Windows is totally dependent on these characters to handle file execution, and if you remove them or change the extension, the operating system can go crazy and the file becomes temporarily unusable. As an illustration, we rename an image file .jpg to a text file .txt and try to run it. The system tries to open it in Notepad and returns something like the following:
To resolve it is just a matter of rewriting the original extension. Generally, Windows will warn about the issue with an error message before any changes are made. At this point, an important security recommendation is to be extremely careful when opening files from untrusted sources. Especially potentially dangerous ones in executable formats or those that execute code such as EXE, BAT, MSI or REG. You really have to be careful with all of them because malware can be included in any type of file.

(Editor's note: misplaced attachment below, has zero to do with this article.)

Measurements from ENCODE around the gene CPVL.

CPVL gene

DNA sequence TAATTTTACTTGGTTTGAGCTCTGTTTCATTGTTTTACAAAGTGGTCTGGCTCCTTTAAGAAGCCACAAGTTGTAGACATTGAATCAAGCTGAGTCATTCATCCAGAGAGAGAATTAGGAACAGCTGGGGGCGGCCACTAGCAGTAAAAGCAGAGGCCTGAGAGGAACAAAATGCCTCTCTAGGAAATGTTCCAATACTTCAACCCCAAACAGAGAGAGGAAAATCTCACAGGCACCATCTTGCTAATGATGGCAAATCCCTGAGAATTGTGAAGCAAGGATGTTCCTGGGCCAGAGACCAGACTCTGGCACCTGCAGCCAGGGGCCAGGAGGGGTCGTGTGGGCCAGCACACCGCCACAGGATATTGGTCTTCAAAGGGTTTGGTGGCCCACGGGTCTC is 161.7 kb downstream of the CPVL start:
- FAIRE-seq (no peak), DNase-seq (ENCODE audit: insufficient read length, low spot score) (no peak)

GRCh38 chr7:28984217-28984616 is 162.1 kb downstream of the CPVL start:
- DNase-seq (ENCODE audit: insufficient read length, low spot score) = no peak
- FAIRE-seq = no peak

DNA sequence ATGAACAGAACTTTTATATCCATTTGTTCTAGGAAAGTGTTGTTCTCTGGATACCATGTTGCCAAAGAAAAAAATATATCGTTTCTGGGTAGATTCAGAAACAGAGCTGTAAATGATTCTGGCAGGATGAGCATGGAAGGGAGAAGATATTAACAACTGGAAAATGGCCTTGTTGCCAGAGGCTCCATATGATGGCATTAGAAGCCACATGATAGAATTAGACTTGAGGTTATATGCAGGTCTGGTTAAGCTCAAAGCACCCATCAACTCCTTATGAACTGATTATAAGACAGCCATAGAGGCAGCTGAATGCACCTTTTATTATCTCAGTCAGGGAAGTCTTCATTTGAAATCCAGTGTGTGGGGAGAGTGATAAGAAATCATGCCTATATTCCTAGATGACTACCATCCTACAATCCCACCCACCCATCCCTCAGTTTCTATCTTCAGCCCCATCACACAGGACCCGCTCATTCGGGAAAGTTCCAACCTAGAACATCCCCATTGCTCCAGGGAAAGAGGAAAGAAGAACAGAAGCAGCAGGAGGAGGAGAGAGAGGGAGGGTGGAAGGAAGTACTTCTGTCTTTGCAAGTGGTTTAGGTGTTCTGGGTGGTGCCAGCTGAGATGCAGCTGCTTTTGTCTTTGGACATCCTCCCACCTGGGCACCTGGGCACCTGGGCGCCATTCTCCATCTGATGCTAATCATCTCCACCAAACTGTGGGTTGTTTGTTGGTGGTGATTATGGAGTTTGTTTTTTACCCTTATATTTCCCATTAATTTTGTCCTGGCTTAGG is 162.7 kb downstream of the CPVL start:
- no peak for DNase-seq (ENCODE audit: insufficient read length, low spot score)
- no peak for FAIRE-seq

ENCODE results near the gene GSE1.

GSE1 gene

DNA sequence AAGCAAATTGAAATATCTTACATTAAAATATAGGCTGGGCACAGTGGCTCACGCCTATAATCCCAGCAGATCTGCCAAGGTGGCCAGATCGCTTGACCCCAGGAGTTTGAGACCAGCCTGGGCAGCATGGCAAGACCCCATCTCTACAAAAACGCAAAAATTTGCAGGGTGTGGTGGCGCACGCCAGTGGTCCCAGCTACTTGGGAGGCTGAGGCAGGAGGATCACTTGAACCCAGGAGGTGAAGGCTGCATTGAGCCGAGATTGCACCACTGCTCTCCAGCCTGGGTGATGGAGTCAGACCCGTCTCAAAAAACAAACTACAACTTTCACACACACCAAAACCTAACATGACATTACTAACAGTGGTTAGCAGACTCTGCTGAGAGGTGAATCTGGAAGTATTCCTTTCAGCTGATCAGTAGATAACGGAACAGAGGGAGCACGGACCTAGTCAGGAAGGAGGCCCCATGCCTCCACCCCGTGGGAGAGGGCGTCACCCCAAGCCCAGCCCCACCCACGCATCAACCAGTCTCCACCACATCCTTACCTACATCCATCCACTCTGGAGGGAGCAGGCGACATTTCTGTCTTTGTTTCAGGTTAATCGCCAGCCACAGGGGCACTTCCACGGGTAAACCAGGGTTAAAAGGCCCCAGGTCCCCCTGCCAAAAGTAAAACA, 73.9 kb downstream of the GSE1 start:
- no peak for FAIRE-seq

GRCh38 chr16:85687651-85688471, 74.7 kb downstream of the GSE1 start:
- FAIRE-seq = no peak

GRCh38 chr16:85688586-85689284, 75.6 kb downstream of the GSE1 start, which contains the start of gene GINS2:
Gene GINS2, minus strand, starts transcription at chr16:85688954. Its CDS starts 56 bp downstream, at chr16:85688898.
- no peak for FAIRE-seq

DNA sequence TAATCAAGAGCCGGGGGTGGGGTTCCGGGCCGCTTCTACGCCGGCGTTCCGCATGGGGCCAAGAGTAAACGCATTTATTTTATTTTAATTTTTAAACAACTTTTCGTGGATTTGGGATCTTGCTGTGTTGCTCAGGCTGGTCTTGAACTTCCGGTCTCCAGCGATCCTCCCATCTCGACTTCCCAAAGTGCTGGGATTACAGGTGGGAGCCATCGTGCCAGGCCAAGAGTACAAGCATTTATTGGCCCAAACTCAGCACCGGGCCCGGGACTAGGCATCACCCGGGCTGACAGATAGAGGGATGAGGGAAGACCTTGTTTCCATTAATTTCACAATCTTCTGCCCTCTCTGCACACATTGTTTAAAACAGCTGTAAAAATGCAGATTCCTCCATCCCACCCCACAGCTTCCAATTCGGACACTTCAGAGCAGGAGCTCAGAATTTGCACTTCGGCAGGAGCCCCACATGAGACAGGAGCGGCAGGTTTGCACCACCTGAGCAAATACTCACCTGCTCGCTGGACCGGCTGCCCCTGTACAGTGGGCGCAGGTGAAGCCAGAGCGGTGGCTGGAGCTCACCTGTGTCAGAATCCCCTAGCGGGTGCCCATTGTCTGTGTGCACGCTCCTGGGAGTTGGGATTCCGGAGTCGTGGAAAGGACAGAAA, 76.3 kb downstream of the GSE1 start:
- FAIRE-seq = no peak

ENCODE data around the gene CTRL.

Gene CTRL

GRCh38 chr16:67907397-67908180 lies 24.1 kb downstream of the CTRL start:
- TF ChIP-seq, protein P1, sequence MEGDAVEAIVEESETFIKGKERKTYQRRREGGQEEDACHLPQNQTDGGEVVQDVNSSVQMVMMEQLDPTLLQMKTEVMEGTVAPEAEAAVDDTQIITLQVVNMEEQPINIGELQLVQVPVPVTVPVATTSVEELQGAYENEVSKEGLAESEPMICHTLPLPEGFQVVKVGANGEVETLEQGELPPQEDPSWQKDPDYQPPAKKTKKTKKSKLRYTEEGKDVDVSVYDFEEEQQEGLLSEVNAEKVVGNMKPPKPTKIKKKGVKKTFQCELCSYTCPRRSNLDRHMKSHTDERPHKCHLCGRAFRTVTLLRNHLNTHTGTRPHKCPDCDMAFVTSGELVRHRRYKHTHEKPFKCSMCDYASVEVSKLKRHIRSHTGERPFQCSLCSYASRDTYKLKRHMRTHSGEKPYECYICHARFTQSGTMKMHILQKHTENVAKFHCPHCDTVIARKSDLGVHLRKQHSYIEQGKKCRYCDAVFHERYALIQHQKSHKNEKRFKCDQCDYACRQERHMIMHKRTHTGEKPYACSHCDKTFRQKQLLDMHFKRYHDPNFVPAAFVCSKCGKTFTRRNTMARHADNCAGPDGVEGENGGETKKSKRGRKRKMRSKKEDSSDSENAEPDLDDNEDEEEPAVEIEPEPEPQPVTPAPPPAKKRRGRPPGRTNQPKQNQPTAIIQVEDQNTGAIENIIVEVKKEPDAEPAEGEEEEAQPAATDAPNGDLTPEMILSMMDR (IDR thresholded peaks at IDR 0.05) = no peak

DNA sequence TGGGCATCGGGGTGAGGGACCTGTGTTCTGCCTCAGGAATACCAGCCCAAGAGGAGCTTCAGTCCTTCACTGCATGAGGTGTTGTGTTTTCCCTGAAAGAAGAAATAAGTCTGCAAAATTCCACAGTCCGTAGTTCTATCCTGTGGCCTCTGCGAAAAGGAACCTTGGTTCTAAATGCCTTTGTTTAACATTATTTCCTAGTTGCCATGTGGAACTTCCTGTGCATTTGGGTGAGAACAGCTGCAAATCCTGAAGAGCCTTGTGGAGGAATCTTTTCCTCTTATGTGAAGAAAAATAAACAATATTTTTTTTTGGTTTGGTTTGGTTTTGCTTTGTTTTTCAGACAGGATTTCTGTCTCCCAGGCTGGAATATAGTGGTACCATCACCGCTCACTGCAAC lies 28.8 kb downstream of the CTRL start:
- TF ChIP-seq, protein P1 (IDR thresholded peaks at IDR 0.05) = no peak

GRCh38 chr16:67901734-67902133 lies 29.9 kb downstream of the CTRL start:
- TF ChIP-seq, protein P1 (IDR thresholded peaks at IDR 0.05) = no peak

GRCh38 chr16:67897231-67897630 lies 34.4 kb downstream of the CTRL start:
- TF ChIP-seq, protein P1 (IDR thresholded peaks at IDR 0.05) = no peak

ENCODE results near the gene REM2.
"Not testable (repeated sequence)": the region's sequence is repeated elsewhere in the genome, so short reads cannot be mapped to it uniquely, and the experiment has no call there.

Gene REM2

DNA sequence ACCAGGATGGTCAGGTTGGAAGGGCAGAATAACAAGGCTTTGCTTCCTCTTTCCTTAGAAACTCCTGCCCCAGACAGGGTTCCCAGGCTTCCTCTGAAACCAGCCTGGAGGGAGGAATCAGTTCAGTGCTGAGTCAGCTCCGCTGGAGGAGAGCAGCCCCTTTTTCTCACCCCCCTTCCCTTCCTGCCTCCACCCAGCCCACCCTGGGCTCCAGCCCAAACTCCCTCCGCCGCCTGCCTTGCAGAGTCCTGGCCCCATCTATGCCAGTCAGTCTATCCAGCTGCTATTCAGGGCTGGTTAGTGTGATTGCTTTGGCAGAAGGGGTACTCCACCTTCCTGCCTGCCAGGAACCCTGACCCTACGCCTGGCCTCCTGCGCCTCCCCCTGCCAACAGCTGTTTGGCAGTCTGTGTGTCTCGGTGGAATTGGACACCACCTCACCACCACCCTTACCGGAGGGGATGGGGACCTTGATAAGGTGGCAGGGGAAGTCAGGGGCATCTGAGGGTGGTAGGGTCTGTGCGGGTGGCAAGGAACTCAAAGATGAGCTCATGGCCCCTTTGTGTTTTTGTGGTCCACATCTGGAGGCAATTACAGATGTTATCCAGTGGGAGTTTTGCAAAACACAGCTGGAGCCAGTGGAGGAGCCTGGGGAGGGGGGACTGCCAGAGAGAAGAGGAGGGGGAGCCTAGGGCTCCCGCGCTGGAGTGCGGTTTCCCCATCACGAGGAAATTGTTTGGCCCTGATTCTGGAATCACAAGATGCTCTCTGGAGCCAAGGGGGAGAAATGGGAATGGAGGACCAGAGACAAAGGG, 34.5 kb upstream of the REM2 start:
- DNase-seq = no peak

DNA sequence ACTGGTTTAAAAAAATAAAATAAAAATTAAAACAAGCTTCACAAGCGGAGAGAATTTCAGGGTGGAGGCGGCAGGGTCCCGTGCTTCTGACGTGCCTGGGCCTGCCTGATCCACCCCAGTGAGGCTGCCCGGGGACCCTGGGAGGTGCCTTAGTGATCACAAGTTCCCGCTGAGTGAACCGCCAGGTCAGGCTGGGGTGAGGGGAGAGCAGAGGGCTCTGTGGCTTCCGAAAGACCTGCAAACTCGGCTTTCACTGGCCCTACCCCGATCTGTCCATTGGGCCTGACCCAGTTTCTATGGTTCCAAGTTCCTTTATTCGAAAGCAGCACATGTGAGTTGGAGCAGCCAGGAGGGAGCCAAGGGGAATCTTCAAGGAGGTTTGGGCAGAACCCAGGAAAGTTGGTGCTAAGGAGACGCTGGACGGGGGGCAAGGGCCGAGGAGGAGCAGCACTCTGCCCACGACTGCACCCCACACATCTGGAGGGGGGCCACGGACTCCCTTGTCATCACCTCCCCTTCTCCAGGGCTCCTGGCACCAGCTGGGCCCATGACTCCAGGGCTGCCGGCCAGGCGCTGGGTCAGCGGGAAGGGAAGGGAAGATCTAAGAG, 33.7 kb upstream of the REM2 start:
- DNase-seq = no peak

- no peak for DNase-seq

GNU/Linux and macOS: How extensions are handled.
Linux and macOS also use file extensions, but do not rely on them as Windows does. Instead, they use the MIME protocol, where the creators determine the file type. This information is stored within the file header, and both macOS and Linux use that information to determine what type of file they are dealing with.
Since file extensions are not really necessary on macOS or Linux, it is quite possible that you have a valid file without an extension. However, the operating system can still open the file with the correct program because of the file information contained in its header.